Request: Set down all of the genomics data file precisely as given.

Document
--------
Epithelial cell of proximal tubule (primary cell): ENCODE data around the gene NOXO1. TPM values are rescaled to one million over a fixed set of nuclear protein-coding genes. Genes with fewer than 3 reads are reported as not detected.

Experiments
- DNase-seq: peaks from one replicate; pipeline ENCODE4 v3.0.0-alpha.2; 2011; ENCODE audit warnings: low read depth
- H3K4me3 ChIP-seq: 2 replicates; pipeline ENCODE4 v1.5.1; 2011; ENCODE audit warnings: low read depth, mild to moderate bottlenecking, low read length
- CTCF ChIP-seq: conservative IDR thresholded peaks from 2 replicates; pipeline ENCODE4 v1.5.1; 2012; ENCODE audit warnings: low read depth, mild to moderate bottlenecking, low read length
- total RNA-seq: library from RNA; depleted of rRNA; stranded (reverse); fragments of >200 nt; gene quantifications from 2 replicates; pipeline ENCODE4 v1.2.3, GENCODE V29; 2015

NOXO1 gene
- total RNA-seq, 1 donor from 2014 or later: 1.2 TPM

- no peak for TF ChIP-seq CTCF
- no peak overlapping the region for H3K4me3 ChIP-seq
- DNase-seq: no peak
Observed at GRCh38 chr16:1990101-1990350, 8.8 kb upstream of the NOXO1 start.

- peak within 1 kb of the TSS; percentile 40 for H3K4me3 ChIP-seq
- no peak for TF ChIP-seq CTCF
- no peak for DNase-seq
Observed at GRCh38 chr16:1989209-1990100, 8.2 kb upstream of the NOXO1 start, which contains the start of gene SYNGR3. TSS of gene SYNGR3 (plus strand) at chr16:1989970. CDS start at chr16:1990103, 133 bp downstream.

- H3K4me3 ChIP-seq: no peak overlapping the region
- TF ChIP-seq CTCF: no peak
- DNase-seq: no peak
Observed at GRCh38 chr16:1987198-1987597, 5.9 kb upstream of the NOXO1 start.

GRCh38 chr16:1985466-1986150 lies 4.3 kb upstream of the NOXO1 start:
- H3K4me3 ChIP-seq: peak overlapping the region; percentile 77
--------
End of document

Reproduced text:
Epithelial cell of proximal tubule (primary cell): ENCODE data around the gene NOXO1. TPM values are rescaled to one million over a fixed set of nuclear protein-coding genes. Genes with fewer than 3 reads are reported as not detected.

Experiments
- DNase-seq: peaks from one replicate; pipeline ENCODE4 v3.0.0-alpha.2; 2011; ENCODE audit warnings: low read depth
- H3K4me3 ChIP-seq: 2 replicates; pipeline ENCODE4 v1.5.1; 2011; ENCODE audit warnings: low read depth, mild to moderate bottlenecking, low read length
- CTCF ChIP-seq: conservative IDR thresholded peaks from 2 replicates; pipeline ENCODE4 v1.5.1; 2012; ENCODE audit warnings: low read depth, mild to moderate bottlenecking, low read length
- total RNA-seq: library from RNA; depleted of rRNA; stranded (reverse); fragments of >200 nt; gene quantifications from 2 replicates; pipeline ENCODE4 v1.2.3, GENCODE V29; 2015

NOXO1 gene
- total RNA-seq, 1 donor from 2014 or later: 1.2 TPM

- no peak for TF ChIP-seq CTCF
- no peak overlapping the region for H3K4me3 ChIP-seq
- DNase-seq: no peak
Observed at GRCh38 chr16:1990101-1990350, 8.8 kb upstream of the NOXO1 start.

- peak within 1 kb of the TSS; percentile 40 for H3K4me3 ChIP-seq
- no peak for TF ChIP-seq CTCF
- no peak for DNase-seq
Observed at GRCh38 chr16:1989209-1990100, 8.2 kb upstream of the NOXO1 start, which contains the start of gene SYNGR3. TSS of gene SYNGR3 (plus strand) at chr16:1989970. CDS start at chr16:1990103, 133 bp downstream.

- H3K4me3 ChIP-seq: no peak overlapping the region
- TF ChIP-seq CTCF: no peak
- DNase-seq: no peak
Observed at GRCh38 chr16:1987198-1987597, 5.9 kb upstream of the NOXO1 start.

GRCh38 chr16:1985466-1986150 lies 4.3 kb upstream of the NOXO1 start:
- H3K4me3 ChIP-seq: peak overlapping the region; percentile 77